Spring Week 7—Summer in May!

Is there anything sweeter than the first carrot harvest of spring? We get a jump on it by planting the first week of March, in a greenhouse.

Is there anything sweeter than the first carrot harvest of spring? We get a jump on it by planting the first week of March, in a greenhouse.

THIS WEEK’S SUBSCRIBER MENU:
• Baby Lettuce Mix
• Baby Carrots
• Pea Shoots
• More Pea Shoots
• Chervil
• Tiny Rapini

Click on the links above for information and recipes about these crops.

COMING SOON: Pea Shoots, Arugula, Mizuna, Green Onions, Spinach

This new weather cycle is not completely bad: one week of rain, one week of sun, etc. The rain is a little excessive—2-3 inches in a week requires a lot of drying time in order to get ground ready, but it takes the pressure off of irrigating.

The downside of sunny, warm weather is the first emergence of Flea Beetles. They love all things brassica, and anything in the potato/tomato family. We go to great lengths to keep our spring brassicas free of the nasty little biters. Our number one line of defense is floating row cover, but sometimes we have to do a quick spray of Pyrethrin to knock them down first. You can tell they've already been busy by the holes in the leaves.

The downside of sunny, warm weather is the first emergence of Flea Beetles. They love all things brassica, and anything in the potato/tomato family. We go to great lengths to keep our spring brassicas free of the nasty little biters. Our number one line of defense is floating row cover, but sometimes we have to do a quick spray of Pyrethrin to knock them down first. You can tell they’ve already been busy by the holes in the leaves.

This week we are busy covering the crops in the ground to protect them from insect damage. Flea Beetles are by far our worst pest—really the only one that requires us to do anything. Other pests we can avoid by not planting crops that they enjoy, but Flea Beetles love all things Brassica, and since nearly everyone relishes that family year-round, intervention is necessary. This large plant family includes not only the bigger Broccoli, Cauliflower, Cabbage (and others), but also the delicate Arugula, Mizuna, Napa, and Mustards (and others). How can we live through the summer without any of them? Not going to happen. So we use row covers, and when the flea beetles emerge before we can cover, we use a spray of Pyrethrin, a short-lived botanical pesticide derived from Chrysanthemums. Unfortunately it kills all insects that it touches, but fortunately it acts quickly and disappears in 24 hours, so it is relatively safe. When we spray, the only insects around are flea beetles anyway. Nothing else is interested in tiny brassica seedlings.

This is how the row cover looks when it's secured. We have pretty steady wind blow through every evening, so they need to be anchored well or they blow away.

This is how the row cover looks when it’s secured. We have pretty steady wind blow through every evening, so they need to be anchored well or they blow away.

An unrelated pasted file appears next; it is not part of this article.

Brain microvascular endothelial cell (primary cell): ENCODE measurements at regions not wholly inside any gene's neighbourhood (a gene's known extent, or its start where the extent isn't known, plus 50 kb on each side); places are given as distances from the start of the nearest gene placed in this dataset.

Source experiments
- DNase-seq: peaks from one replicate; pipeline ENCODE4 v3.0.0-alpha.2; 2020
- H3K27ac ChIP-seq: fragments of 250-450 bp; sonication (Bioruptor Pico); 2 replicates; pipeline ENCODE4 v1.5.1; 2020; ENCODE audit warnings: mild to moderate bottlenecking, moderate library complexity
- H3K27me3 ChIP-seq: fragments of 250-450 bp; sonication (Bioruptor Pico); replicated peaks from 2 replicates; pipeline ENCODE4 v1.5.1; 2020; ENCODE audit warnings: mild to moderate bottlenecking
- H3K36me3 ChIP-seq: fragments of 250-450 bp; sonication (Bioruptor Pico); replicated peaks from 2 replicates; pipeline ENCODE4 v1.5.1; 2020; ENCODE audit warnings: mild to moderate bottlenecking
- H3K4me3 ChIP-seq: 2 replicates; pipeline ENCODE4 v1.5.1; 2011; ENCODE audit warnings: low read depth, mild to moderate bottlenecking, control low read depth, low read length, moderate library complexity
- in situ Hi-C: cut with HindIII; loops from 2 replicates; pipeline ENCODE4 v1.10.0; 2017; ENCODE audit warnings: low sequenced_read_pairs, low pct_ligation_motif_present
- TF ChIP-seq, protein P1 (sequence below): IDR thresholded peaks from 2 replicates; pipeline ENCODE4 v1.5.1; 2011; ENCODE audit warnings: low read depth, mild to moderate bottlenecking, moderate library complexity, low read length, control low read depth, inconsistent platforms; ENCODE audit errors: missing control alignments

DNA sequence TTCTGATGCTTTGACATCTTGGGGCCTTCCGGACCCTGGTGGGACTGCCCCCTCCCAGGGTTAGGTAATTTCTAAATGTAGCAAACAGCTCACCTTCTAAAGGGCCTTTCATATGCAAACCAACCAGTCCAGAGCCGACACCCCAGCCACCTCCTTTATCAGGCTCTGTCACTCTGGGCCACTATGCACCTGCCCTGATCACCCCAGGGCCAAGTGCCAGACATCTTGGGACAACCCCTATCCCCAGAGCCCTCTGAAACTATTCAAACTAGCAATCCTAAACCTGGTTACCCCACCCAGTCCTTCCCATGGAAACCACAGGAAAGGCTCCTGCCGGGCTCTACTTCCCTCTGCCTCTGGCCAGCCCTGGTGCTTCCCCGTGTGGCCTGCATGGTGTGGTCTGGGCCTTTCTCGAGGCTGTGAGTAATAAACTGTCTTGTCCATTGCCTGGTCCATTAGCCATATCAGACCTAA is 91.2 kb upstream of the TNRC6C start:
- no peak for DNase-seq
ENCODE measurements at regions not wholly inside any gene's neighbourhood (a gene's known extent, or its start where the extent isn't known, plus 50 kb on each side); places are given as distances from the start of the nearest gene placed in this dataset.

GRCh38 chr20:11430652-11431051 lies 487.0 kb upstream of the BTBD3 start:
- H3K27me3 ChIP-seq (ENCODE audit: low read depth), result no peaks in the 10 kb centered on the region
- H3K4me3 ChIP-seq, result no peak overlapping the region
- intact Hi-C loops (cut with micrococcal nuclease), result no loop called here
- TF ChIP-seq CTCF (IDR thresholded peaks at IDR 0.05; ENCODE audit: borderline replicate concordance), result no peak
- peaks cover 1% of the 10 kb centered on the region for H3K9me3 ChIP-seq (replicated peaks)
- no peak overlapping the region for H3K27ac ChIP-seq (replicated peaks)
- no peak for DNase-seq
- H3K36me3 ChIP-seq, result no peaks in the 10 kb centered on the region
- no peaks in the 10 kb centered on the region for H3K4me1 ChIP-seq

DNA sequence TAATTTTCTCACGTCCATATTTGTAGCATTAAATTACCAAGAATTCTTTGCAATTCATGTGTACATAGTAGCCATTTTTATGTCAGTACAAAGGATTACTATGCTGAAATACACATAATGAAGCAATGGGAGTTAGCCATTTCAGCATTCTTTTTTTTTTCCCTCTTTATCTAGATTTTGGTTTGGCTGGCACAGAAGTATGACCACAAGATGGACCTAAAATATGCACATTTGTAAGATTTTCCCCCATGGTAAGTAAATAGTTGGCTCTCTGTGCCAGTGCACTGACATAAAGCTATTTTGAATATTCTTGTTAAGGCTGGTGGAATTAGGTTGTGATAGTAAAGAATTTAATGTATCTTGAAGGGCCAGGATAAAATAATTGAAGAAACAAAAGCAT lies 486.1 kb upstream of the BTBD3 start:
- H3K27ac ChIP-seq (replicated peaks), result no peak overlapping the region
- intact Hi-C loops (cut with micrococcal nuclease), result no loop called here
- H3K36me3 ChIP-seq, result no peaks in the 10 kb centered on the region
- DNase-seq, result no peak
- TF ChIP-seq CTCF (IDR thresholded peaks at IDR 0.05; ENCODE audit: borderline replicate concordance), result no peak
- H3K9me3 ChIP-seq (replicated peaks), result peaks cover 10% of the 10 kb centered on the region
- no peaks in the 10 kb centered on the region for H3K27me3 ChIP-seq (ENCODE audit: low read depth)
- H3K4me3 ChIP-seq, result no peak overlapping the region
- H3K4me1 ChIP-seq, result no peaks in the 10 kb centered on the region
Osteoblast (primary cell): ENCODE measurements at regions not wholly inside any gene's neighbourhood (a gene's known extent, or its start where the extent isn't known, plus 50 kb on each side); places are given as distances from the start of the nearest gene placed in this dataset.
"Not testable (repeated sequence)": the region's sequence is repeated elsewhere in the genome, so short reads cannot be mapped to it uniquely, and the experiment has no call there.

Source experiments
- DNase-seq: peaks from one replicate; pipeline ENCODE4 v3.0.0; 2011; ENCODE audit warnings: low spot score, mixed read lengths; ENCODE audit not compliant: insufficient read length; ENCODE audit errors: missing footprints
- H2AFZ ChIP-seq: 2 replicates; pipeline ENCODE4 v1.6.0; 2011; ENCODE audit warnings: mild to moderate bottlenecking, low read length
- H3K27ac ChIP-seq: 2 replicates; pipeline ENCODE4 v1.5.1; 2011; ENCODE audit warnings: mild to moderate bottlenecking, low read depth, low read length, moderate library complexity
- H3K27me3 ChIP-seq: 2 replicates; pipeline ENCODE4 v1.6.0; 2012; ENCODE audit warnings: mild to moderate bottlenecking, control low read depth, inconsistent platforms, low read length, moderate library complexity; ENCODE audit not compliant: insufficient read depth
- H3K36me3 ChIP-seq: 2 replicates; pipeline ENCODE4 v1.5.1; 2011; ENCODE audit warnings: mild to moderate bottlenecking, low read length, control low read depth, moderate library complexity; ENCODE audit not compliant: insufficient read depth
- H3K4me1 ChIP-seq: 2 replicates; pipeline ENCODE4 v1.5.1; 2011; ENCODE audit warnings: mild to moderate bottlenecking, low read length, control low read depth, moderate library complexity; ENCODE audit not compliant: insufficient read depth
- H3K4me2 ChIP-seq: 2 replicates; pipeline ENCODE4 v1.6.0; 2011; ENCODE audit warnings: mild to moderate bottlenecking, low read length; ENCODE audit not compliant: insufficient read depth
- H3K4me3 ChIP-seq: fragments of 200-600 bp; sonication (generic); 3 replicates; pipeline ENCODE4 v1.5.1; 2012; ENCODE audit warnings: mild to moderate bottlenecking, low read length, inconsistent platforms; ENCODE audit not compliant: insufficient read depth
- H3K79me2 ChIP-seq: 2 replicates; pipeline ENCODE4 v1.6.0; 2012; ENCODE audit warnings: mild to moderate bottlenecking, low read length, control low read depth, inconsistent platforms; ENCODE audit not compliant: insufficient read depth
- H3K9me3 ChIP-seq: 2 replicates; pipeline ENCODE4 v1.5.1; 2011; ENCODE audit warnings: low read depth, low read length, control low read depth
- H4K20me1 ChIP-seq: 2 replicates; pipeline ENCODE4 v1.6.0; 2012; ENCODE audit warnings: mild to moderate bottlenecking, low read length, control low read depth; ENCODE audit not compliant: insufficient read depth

We are hoping to get all of our first big planting of Broccoli (five exciting varieties this year) and Cauliflower, and some juicy Cabbages planted. They will be so happy to get out of the hot greenhouse. Also, the first planting of Radicchios and other Chicories. Friday we hope to finally get our Potatoes planted. The ground has been so wet, Mike hasn’t been able to plow yet.

Bright green and delicious! Pea Shoot Pesto!

Bright green and delicious! Pea Shoot Pesto!

For now, we have lots of Pea Shoots! You probably noticed. We are short of greens for ourselves as well, so we had Pea Shoot Pesto for dinner. You can follow the recipe on our Pea Shoot page, but I winged it and added a cup of toasted walnuts and a few sprigs of mint instead of limes, since I didn’t have any of those.

We got our Fava Beans in nice and early this year, and they're already starting to bloom. Should have beans mid-late June! Those notches around the leaves are from the dreaded Cucumber Beetle. Usually not too horrible a problem, but this year they are voracious. We're not convinced they are doing any real harm, so we are hoping the birds start feasting on them.

We got our Fava Beans in nice and early this year, and they’re already starting to bloom. Should have beans mid-late June! Those notches around the leaves are from the dreaded Cucumber Beetle. Usually not too horrible a problem, but this year they are voracious. We’re not convinced they are doing any real harm, so we are hoping the birds start feasting on them.

The benefit of early planting is early harvest, and it’s looking good for the Fava Beans. We planted a full month ahead of last year, and they’re blooming already, hoping for beans to harvest in late June. The Peas should be getting close to blooming as well, which means early- or mid-June harvest.

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